For 19 months, Reuben Williams, publisher and owner of The Northern Indianian and the Warsaw Daily Times, wrote a series of articles about his Civil War experiences. Williams served from 1861 until the war’s end in 1965. The weekly articles were published from Jan. 3, 1903, until July 21, 1904.
Local historian Sally Coplen Hogan has transcribed and edited Williams’ memories of the Great Struggle and the work has been published as “General Reub Williams’ Memories of Civil War Times, Personal Reminiscences of Happenings That Took Place from 1861 to the Grand Review.”
“I’ve made it more readable,” Hogan said of the original series, which is preserved on hard-to-read microfilm.
“One of Williams’ sentences might run this long in a column this long,” she said, indicating a length of about 15 inches. “He would diverge [from the topic] to have whole sections on the Revolutionary War or an invention.”
Hogan said the series was published in three volumes of books, but she couldn’t find any copies.
Williams served as an officer of the 12th Indiana Regiment. He was captured three times by Confederates, always pardoned after signing a document indicating he would never take up arms against the confederacy again.
He didn’t mean it. Williams always came back to Indiana, recruited more men and headed back to the front lines.
Incredibly, he returned home after four years of service without a scratch.
“He had many close encounters with death,” Hogan said. “He knows he was very fortunate. One time, while visiting a minister, he and another officer heard gunshots. They went outside on the porch and the minister’s little daughter came out and stood between them. She got a bullet in the forehead.”
In another battle, the 12th was stationed in a forest while the “Rebs” fired artillery from a hill. Williams and another officer watched the action from horseback. One shell blasted off a big limb that fell on the man beside Williams, killing him and his horse.
Williams had a horse shot from beneath him. Another time, the reins he held were severed by a musket ball.
En route to Savannah following a leave of absence, Williams’ berth on a steamer was switched from the Mellville to the Ajax. The Mellville went down along with more than 600 troops in a “fearful” storm off Cape Hatteras.
“The story is so wonderful. It’s so graphic. He tells of men burned down to the bone and described the conditions of the field hospitals,” Hogan said.
“His accounts created a big controversy about the burning of Columbia, South Carolina. Williams has a different view.”
“History” reports that federal troops started the fire. Williams insists the city was in flames when they arrived with the 12th Indiana, forming a fire brigade.
“He writes that the fire was going at docks with burning material floating on the wind. Again and again he says, ‘This is only what I saw.’”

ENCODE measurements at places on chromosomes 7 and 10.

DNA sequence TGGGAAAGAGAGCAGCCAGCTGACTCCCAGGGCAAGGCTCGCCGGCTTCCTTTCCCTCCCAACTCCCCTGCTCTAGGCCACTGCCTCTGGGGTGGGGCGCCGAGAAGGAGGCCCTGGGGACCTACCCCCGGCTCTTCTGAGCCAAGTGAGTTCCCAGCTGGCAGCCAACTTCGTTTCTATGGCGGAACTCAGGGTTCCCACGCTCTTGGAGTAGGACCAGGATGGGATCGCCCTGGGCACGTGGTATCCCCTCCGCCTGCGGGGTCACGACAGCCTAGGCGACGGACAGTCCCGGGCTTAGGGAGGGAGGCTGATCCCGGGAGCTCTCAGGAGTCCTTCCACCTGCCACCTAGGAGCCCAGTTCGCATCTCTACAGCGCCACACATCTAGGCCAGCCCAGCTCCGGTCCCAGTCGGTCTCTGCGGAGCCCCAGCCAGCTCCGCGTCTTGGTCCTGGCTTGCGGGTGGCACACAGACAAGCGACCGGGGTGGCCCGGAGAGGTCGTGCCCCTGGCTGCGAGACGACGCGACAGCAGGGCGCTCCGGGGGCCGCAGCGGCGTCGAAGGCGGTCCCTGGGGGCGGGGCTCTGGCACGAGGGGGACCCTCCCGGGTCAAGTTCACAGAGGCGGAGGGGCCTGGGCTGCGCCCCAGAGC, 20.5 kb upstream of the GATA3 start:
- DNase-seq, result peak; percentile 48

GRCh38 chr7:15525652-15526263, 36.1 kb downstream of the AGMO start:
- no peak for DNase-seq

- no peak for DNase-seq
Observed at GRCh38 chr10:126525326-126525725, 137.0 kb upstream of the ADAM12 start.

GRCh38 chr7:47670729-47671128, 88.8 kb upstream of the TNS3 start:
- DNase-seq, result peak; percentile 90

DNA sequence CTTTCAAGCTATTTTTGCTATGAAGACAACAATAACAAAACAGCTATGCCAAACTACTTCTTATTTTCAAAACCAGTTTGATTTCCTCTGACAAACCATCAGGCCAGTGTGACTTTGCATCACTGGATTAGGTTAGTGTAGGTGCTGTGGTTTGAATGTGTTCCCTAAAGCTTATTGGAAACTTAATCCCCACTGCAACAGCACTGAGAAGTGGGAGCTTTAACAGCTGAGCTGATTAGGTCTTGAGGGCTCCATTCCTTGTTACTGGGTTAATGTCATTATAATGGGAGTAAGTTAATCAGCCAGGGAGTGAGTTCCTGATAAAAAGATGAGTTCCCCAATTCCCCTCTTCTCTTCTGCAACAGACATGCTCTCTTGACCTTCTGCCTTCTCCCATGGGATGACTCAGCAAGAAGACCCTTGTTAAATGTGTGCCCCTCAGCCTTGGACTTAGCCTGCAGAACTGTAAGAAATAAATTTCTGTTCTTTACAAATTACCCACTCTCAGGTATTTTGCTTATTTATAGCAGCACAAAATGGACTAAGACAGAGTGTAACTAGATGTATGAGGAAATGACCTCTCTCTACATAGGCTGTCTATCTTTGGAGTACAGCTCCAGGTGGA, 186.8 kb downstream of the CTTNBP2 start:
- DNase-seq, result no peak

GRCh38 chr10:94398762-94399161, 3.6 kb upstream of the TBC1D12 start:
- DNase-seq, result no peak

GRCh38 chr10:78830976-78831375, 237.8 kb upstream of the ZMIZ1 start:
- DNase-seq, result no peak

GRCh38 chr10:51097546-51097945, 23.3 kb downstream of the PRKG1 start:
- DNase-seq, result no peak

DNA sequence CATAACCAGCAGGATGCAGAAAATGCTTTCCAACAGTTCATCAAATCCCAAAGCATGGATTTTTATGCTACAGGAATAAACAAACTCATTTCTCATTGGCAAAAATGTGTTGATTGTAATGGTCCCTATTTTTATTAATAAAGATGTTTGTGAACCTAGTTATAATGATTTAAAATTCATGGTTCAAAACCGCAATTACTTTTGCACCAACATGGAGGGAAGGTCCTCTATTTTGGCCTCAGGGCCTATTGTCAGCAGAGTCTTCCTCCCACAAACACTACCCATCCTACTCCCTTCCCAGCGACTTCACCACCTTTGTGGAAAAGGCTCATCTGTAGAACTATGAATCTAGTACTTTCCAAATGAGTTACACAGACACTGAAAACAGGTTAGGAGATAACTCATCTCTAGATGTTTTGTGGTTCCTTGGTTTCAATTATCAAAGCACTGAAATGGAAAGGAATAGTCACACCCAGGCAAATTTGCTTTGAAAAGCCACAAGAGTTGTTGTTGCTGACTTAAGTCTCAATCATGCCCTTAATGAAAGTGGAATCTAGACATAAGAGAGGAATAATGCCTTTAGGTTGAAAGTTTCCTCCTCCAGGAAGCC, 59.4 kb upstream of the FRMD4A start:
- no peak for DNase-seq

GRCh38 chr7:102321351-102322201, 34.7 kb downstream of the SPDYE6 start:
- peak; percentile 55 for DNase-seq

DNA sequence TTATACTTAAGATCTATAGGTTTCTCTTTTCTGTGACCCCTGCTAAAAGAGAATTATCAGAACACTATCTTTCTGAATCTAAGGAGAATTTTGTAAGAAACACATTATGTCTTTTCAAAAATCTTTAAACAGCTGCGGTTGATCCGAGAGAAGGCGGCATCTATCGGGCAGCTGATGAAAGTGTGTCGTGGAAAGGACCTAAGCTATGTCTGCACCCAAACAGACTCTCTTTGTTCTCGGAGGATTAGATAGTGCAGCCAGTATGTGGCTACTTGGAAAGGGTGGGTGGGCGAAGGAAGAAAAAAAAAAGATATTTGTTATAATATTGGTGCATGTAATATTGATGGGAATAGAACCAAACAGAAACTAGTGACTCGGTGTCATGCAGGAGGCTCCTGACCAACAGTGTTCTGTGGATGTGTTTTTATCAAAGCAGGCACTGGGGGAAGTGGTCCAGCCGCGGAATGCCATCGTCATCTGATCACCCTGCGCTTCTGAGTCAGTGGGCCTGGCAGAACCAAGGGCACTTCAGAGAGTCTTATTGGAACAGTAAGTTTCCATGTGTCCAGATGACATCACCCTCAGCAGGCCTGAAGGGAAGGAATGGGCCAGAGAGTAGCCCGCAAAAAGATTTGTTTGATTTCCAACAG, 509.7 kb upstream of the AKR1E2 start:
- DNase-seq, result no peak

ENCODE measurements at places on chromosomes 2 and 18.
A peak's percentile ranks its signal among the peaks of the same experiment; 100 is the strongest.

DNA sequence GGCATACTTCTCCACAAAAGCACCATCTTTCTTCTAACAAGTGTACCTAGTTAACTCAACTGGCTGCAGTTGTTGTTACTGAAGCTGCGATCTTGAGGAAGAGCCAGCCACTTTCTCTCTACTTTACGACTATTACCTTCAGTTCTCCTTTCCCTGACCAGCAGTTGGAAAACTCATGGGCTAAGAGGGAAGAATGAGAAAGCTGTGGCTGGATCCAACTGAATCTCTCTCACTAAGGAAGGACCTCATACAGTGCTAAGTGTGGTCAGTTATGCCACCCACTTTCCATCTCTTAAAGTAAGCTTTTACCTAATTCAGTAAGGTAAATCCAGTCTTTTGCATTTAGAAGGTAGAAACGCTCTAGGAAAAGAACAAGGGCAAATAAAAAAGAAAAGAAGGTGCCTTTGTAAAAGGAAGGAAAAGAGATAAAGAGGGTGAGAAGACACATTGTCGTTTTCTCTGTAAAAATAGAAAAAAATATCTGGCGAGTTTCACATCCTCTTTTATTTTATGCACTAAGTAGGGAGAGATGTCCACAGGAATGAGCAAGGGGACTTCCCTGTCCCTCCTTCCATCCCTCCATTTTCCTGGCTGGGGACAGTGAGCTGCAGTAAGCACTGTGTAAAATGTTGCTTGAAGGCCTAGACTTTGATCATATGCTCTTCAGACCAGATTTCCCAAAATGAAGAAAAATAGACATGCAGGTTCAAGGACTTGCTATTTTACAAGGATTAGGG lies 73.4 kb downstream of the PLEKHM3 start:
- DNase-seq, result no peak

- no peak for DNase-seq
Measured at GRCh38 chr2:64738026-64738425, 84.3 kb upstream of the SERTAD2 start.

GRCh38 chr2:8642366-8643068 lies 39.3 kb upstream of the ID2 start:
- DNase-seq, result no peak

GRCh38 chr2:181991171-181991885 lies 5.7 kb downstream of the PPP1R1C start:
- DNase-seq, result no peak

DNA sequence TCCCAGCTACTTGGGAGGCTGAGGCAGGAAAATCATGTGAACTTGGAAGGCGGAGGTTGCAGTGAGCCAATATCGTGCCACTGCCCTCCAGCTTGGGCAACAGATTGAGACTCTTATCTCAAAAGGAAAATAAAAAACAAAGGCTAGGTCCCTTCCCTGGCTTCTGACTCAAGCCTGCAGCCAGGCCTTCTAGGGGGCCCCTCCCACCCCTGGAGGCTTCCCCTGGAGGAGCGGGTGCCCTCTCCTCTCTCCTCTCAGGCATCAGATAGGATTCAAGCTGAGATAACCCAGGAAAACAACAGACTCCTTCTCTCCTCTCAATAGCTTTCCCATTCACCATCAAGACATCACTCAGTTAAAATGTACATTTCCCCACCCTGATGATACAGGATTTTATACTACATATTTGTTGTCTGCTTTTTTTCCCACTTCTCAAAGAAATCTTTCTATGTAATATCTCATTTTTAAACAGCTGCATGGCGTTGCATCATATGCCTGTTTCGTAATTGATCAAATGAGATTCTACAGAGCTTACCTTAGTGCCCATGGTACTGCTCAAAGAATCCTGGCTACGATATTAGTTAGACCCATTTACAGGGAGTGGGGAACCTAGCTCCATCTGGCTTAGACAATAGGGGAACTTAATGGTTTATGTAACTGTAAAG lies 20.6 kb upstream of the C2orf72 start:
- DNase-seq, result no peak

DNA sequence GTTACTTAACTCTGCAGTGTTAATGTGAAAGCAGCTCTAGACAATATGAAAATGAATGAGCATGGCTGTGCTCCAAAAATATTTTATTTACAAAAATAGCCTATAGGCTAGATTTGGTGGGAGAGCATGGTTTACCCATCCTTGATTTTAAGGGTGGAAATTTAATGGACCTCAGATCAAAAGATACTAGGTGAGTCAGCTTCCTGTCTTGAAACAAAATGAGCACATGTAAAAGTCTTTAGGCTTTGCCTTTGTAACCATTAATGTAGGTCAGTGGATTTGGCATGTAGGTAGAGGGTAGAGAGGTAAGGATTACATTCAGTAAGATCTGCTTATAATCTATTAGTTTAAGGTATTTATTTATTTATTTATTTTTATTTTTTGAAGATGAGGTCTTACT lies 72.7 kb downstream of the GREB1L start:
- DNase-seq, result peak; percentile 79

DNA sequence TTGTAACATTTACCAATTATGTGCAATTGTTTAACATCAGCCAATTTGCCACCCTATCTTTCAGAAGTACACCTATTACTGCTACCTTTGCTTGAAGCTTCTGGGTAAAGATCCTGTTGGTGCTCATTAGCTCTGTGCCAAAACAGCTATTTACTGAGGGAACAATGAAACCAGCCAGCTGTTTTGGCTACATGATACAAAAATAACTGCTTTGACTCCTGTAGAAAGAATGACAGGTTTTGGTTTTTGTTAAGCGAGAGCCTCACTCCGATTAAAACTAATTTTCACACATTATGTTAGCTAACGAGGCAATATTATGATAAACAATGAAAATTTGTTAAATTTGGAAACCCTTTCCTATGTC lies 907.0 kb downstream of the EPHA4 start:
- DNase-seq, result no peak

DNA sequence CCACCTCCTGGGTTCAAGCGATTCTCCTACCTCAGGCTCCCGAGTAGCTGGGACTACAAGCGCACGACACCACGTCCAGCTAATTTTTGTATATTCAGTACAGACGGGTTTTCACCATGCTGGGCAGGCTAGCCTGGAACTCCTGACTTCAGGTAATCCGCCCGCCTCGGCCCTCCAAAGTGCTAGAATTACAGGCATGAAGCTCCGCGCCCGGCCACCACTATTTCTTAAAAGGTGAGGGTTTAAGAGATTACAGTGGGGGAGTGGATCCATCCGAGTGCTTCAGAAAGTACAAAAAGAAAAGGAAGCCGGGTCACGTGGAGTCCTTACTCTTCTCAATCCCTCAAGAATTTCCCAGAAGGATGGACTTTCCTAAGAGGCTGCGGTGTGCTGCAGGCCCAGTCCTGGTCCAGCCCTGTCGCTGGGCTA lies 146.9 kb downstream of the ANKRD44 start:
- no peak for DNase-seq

He was connected with the important operations and engagements of armies in the Southwest, including the siege of Vicksburg; Jackson, Miss.; Kennesaw Mountain; Mission Ridge Atlanta; Jonesborough; Brentonville; and scores of skirmishes.
Williams’ stories aren’t all about the doom and gloom of war. He was unfailingly courteous to civilians he encountered along the way, offering them supplies and a beverage that was most appreciated – coffee.
“He relates a lot of funny things. He didn’t want the story to be a show of himself,” Hogan said.
“Williams said it was all written from memory, but he wrote letters to the newspaper. He had retold events and went to many reunions.
“He was shy. On one trip home he went to Washington, D.C., to thank a congressman for sending him a $50 gold piece. When he got there, he was asked to speak before a Congressional committee. He snuck out a side door instead.”
Hogan received permission from Reub’s grandson, the late Mike Williams, to publish the memoirs.
“It’s sad to me that Mike passed away before it was finished,” she said.
She admires the way Reub Williams managed sentences, saying he was a terrific speller, a stickler for the newspaper being accurate.
“By the age of 8 he was expected to read aloud to the family. That was their entertainment,” she said.
More than memories were brought back to Indiana with the troops. They brought back baseball; they brought back a taste for alcohol. The war broadened everyone’s view of the world.
Williams was a brevit general, an honorary rank bestowed upon him because of his service.
He began the war as a lieutenant colonel and ended it as a captain.
“What’s amazing is that all the way through the story is so readable. There are so many ‘Oh my gosh’ moments, so many serious moments,” Hogan said.
“One of Williams’ biggest regrets is not being along on Gen. Sherman’s March to the Sea. Sherman and Gen. Logan were his heroes. Williams was well-liked by the troops. Confederate prisoners wanted to sign up under him.”
The Williams book isn’t the first penned by Hogan. Her “Sesquicentennial Moments,” originally published in the Times-Union as weekly columns, has been printed in book form. Other articles have been published in various magazines and “Ideals” books and she is working on two fiction pieces.
Copies of “General Reub Williams’s Memories of Civil War Times” are available at the Kosciusko County Historical Society, Bishop Books and Readers World in Warsaw.